Recently, the April 2017 Consumer Credit report was released, revealing all of the outstanding credit extended to individuals for household, family, and other personal expenses, excluding loans and real estate for the past month. April marked the smallest increase in consumer borrowing in six years. The Federal Reserve reported total consumer credit rising 2.6 percent, increasing the $8.2 billion in April compared to March’s revised $19.5 billion. According to MarketWatch, economists estimated a $17 billion gain in consumer credit for April.
The Consumer Credit Report covers the two main types of credit: revolving and nonrevolving. April showed a slight increase in nonrevolving credit, which is closed-end credit for consumers who will repay on an arranged repayment schedule—mainly for motor vehicle or education loans. This main source of credit growth rose at an annual rate of 2.9 percent, its slowest pace since August 2011.
Revolving credit, mostly credit cards secured or unsecured by collateral allowing consumers to borrow a prearranged limit and pay back in one or more installments, increased 1.8 percent in April at an annual rate. This is quite a drop from March’s 6.5 percent increase.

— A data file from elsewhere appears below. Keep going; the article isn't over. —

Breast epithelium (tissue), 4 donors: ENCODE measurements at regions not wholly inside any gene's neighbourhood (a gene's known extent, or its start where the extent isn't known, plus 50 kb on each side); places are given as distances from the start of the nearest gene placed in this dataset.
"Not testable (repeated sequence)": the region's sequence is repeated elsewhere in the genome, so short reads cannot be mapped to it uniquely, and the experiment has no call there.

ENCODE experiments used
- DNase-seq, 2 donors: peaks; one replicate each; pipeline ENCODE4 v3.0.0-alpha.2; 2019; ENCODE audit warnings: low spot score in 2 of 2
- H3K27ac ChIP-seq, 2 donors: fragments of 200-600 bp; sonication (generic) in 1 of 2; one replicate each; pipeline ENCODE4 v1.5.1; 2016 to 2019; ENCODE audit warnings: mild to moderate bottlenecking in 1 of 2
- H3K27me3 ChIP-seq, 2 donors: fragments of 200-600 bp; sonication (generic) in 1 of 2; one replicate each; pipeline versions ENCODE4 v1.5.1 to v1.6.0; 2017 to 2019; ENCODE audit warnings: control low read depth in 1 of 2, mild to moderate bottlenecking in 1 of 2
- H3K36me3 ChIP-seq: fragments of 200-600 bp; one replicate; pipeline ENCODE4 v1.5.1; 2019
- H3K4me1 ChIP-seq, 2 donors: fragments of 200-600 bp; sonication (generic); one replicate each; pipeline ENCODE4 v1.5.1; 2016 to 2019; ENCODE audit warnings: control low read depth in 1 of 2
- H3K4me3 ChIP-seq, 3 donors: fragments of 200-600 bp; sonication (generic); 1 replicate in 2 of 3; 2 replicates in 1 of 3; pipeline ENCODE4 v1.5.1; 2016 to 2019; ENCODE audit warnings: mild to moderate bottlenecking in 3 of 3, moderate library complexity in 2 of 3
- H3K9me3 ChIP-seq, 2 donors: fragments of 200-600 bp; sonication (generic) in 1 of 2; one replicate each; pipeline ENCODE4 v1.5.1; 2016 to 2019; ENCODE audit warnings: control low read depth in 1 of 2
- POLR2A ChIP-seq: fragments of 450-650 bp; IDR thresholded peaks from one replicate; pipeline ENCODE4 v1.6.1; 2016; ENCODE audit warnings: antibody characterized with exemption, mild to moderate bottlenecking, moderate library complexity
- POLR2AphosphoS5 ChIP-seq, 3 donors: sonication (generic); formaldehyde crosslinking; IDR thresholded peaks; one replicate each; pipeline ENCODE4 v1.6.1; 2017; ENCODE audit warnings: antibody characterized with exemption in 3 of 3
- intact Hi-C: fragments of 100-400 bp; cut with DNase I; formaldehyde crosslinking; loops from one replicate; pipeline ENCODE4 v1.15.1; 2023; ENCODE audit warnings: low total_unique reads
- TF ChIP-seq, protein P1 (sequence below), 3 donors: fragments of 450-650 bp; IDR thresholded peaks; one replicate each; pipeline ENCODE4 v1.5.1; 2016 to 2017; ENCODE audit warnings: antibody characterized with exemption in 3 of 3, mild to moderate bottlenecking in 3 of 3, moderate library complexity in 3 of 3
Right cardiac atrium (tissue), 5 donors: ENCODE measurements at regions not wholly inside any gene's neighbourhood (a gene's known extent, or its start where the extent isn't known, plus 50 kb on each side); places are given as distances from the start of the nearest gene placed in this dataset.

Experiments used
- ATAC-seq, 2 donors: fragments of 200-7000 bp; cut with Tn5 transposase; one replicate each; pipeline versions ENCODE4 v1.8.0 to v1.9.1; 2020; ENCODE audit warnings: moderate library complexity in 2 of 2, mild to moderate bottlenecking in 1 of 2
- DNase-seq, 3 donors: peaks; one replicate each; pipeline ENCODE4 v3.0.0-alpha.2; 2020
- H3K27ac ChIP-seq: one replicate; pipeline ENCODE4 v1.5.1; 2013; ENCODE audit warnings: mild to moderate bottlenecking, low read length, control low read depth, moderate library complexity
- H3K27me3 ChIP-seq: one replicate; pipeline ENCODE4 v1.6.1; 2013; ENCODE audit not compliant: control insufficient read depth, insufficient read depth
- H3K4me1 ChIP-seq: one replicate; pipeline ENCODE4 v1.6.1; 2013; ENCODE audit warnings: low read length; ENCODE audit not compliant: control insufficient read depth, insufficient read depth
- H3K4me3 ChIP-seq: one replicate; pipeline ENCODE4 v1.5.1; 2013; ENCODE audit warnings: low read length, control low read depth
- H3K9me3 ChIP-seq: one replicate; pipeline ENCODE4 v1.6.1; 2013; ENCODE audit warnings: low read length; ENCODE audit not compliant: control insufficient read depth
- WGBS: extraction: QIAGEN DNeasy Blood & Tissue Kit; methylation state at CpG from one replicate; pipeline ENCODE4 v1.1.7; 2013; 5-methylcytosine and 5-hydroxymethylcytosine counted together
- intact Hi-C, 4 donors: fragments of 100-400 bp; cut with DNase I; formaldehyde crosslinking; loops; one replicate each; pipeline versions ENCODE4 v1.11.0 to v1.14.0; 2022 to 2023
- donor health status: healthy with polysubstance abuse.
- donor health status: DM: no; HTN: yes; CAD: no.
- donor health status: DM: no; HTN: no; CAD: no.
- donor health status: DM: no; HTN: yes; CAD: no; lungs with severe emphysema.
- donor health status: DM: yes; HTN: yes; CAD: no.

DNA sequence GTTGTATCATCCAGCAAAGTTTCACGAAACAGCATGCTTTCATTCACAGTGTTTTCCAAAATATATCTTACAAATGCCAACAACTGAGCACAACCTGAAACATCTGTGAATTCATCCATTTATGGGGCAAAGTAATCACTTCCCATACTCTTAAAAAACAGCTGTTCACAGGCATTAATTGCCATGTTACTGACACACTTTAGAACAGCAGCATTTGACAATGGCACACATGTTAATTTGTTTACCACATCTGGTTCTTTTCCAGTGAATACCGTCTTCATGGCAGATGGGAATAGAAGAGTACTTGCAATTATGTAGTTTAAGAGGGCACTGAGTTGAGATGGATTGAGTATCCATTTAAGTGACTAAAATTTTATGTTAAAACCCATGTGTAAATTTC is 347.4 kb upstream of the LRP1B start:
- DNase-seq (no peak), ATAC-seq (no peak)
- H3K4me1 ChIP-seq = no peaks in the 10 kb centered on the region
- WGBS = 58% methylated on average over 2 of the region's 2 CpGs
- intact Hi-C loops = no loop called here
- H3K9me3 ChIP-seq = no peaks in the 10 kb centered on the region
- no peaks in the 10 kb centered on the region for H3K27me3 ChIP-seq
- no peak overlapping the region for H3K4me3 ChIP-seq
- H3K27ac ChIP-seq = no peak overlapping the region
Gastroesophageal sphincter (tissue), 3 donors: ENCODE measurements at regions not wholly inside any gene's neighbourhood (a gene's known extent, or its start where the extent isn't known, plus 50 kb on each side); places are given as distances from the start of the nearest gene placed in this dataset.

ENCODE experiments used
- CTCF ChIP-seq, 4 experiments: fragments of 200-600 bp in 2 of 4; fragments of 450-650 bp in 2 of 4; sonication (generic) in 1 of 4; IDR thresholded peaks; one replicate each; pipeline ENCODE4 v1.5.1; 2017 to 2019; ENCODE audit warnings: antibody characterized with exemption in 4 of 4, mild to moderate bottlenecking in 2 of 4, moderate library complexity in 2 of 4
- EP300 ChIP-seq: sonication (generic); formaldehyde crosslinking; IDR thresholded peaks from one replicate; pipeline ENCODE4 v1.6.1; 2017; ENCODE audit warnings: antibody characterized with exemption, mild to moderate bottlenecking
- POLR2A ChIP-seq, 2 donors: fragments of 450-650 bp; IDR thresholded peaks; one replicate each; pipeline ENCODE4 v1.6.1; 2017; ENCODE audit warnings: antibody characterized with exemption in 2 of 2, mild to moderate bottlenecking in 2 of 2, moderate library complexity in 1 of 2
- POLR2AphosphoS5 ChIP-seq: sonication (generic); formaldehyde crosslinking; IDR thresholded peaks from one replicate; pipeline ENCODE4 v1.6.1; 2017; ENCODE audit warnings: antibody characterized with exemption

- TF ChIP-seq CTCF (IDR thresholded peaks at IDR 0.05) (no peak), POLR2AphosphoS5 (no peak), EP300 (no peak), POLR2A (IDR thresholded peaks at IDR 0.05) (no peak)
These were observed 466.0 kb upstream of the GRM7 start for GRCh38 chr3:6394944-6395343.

According to MarketWatch, two-thirds of U.S. economic growth comes from consumer spending, which was also at a slow start for the year. Consumer spending rose at a 0.6 percent annual rate in the first quarter, which is down from 2016 Q2 growth of 3.5 percent and spurred a Q1 GDP growth rate of 1.2 percent annually.
In an effort to help consumers better understand what is going on in consumer credit, this Friday Equifax Investor Relations Doug Brandberg and Jeff Dodge along with Equifax Chief Economist Amy Crews-Cutts will host a live webcast on their Quarterly United States Consumer Credit Trends reports. Cutts will discuss frequently asked questions and show how to best digest the data in the reports.
For more information, click here.